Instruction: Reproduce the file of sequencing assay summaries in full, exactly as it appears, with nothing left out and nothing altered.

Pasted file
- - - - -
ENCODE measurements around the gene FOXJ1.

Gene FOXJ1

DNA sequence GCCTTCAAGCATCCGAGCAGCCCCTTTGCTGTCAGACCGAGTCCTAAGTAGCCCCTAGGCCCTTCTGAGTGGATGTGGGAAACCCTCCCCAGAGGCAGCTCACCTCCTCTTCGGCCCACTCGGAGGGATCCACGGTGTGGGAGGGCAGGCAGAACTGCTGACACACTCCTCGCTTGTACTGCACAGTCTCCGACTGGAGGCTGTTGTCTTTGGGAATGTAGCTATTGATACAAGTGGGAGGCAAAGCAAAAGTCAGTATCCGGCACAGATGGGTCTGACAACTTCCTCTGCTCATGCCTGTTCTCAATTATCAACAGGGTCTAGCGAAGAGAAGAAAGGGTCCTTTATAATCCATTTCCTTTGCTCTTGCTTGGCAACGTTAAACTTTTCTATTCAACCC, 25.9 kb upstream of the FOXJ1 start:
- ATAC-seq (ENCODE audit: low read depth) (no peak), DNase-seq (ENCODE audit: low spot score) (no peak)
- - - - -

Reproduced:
ENCODE measurements around the gene FOXJ1.

Gene FOXJ1

DNA sequence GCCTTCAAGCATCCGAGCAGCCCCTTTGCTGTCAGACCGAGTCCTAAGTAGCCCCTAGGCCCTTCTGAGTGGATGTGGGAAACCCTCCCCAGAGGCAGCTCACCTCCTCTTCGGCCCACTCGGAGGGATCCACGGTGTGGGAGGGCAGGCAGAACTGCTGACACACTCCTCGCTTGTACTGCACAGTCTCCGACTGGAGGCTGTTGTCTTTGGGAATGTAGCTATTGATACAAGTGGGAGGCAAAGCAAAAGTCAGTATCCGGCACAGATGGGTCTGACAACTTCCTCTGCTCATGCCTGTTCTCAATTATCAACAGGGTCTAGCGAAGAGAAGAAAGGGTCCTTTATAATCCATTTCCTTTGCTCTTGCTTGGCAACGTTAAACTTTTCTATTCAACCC, 25.9 kb upstream of the FOXJ1 start:
- ATAC-seq (ENCODE audit: low read depth) (no peak), DNase-seq (ENCODE audit: low spot score) (no peak)